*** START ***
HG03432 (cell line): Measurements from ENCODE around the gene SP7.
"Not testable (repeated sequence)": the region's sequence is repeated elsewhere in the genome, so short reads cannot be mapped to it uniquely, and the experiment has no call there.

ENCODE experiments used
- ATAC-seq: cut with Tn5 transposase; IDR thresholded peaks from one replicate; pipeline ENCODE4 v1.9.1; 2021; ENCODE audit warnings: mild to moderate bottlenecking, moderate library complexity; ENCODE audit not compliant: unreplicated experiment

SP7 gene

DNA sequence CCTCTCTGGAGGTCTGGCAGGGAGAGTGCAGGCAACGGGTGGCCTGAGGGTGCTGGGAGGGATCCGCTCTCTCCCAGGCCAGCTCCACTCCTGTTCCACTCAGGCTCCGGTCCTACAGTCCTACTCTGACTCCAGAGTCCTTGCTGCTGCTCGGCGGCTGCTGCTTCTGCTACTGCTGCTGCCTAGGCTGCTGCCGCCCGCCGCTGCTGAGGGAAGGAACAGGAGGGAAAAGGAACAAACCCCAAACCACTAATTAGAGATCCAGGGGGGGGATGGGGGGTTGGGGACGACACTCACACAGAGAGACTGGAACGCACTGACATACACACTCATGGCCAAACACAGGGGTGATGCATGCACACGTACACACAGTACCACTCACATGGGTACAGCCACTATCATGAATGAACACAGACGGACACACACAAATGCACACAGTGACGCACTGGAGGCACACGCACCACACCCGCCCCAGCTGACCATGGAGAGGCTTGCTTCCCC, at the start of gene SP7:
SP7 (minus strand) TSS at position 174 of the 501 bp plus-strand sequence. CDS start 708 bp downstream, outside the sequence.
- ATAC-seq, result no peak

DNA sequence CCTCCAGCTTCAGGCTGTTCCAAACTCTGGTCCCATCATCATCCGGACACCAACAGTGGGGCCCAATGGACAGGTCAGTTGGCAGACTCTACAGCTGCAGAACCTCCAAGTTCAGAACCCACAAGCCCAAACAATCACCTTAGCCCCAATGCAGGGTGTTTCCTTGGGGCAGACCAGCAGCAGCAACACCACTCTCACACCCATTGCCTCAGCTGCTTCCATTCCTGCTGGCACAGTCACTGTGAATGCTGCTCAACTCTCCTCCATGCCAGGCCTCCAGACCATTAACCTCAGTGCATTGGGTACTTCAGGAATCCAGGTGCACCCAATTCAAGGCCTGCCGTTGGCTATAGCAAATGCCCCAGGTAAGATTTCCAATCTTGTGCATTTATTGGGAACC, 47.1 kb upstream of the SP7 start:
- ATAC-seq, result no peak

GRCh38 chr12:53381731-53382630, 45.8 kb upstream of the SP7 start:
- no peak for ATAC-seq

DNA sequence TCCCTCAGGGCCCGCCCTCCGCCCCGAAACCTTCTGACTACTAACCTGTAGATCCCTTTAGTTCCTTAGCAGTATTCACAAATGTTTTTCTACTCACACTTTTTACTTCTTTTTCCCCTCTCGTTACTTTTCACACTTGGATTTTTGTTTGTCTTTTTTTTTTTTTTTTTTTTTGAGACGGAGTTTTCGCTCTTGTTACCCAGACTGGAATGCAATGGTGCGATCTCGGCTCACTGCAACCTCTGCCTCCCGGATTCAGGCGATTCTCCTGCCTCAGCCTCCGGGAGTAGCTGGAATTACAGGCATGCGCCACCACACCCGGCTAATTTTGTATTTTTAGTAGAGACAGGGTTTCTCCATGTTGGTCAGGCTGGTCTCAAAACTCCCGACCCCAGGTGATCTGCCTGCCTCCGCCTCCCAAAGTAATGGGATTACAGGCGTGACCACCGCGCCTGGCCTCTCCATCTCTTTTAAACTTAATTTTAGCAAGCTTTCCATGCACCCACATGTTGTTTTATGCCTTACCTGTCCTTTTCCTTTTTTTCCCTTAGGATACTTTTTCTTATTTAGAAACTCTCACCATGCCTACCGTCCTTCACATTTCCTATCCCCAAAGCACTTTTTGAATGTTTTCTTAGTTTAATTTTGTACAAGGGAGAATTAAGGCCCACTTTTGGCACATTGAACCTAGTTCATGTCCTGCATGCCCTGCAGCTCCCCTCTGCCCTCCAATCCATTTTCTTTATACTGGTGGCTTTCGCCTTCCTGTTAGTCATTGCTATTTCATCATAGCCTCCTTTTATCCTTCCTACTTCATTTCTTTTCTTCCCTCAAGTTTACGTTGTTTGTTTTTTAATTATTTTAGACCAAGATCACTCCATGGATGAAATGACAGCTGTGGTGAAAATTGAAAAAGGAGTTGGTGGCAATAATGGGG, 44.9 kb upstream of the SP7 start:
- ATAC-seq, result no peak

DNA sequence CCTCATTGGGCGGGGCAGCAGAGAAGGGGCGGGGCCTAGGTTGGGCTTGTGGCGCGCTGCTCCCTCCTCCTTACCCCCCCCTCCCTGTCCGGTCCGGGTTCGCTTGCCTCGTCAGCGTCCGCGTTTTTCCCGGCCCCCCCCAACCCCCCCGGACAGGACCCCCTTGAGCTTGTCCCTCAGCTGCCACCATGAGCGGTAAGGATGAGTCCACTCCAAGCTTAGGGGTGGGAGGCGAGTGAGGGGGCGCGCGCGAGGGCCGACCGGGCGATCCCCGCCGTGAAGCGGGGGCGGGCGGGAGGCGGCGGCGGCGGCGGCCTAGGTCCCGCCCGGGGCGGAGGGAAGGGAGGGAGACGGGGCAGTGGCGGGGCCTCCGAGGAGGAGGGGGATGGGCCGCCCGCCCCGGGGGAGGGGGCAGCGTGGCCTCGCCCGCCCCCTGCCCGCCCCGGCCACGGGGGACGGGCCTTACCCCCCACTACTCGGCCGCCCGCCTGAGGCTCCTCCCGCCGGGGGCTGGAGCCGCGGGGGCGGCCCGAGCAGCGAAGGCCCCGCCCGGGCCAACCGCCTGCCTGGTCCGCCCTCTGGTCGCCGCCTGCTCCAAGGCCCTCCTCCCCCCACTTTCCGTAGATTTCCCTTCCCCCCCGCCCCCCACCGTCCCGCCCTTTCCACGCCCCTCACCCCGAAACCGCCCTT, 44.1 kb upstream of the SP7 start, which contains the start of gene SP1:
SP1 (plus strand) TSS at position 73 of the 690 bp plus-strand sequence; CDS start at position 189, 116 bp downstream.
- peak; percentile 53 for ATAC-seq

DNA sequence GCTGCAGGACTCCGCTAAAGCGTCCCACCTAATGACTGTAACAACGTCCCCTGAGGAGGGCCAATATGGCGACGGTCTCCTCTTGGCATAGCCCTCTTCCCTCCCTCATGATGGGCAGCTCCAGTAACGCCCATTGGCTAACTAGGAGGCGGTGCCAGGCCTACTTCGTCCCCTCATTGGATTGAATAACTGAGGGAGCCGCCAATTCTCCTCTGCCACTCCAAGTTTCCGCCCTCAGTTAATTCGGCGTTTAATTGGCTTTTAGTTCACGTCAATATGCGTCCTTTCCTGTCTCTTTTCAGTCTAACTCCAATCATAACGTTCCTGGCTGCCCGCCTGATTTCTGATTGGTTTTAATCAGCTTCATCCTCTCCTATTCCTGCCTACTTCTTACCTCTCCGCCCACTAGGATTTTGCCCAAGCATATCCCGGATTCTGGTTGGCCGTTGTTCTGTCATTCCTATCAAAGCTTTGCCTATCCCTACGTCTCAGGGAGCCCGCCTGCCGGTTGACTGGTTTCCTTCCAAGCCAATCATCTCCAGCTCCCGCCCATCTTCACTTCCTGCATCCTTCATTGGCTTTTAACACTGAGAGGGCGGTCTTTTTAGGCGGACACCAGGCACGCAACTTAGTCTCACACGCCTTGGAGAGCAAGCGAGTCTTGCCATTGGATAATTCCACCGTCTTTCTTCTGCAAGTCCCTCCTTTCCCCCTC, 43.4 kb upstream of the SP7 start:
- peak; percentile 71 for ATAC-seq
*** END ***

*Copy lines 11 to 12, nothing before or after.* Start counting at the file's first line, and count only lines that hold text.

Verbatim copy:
GRCh38 chr12:53381731-53382630, 45.8 kb upstream of the SP7 start:
- no peak for ATAC-seq